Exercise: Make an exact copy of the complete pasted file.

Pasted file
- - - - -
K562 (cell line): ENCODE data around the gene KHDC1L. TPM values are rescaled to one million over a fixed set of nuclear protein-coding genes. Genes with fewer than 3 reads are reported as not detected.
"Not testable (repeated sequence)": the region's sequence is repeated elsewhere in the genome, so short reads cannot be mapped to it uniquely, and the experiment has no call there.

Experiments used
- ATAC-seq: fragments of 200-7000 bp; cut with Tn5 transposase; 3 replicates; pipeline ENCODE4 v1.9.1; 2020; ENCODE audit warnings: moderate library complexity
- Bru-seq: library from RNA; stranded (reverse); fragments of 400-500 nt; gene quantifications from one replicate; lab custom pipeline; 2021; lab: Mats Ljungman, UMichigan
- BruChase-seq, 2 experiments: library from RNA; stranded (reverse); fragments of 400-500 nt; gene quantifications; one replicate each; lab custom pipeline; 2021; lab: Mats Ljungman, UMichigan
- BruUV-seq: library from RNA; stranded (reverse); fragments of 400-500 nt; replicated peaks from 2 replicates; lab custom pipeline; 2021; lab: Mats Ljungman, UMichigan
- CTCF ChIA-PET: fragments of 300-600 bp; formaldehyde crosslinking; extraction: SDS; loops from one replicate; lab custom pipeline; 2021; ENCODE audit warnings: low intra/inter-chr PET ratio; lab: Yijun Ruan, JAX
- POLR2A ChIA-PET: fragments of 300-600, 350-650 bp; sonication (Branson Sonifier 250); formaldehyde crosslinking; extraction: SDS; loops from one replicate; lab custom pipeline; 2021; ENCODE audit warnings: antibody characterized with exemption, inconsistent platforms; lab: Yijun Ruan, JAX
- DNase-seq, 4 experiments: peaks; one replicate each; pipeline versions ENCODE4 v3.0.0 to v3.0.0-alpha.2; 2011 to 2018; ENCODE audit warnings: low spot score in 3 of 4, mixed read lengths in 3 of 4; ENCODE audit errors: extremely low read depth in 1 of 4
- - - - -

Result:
K562 (cell line): ENCODE data around the gene KHDC1L. TPM values are rescaled to one million over a fixed set of nuclear protein-coding genes. Genes with fewer than 3 reads are reported as not detected.
"Not testable (repeated sequence)": the region's sequence is repeated elsewhere in the genome, so short reads cannot be mapped to it uniquely, and the experiment has no call there.

Experiments used
- ATAC-seq: fragments of 200-7000 bp; cut with Tn5 transposase; 3 replicates; pipeline ENCODE4 v1.9.1; 2020; ENCODE audit warnings: moderate library complexity
- Bru-seq: library from RNA; stranded (reverse); fragments of 400-500 nt; gene quantifications from one replicate; lab custom pipeline; 2021; lab: Mats Ljungman, UMichigan
- BruChase-seq, 2 experiments: library from RNA; stranded (reverse); fragments of 400-500 nt; gene quantifications; one replicate each; lab custom pipeline; 2021; lab: Mats Ljungman, UMichigan
- BruUV-seq: library from RNA; stranded (reverse); fragments of 400-500 nt; replicated peaks from 2 replicates; lab custom pipeline; 2021; lab: Mats Ljungman, UMichigan
- CTCF ChIA-PET: fragments of 300-600 bp; formaldehyde crosslinking; extraction: SDS; loops from one replicate; lab custom pipeline; 2021; ENCODE audit warnings: low intra/inter-chr PET ratio; lab: Yijun Ruan, JAX
- POLR2A ChIA-PET: fragments of 300-600, 350-650 bp; sonication (Branson Sonifier 250); formaldehyde crosslinking; extraction: SDS; loops from one replicate; lab custom pipeline; 2021; ENCODE audit warnings: antibody characterized with exemption, inconsistent platforms; lab: Yijun Ruan, JAX
- DNase-seq, 4 experiments: peaks; one replicate each; pipeline versions ENCODE4 v3.0.0 to v3.0.0-alpha.2; 2011 to 2018; ENCODE audit warnings: low spot score in 3 of 4, mixed read lengths in 3 of 4; ENCODE audit errors: extremely low read depth in 1 of 4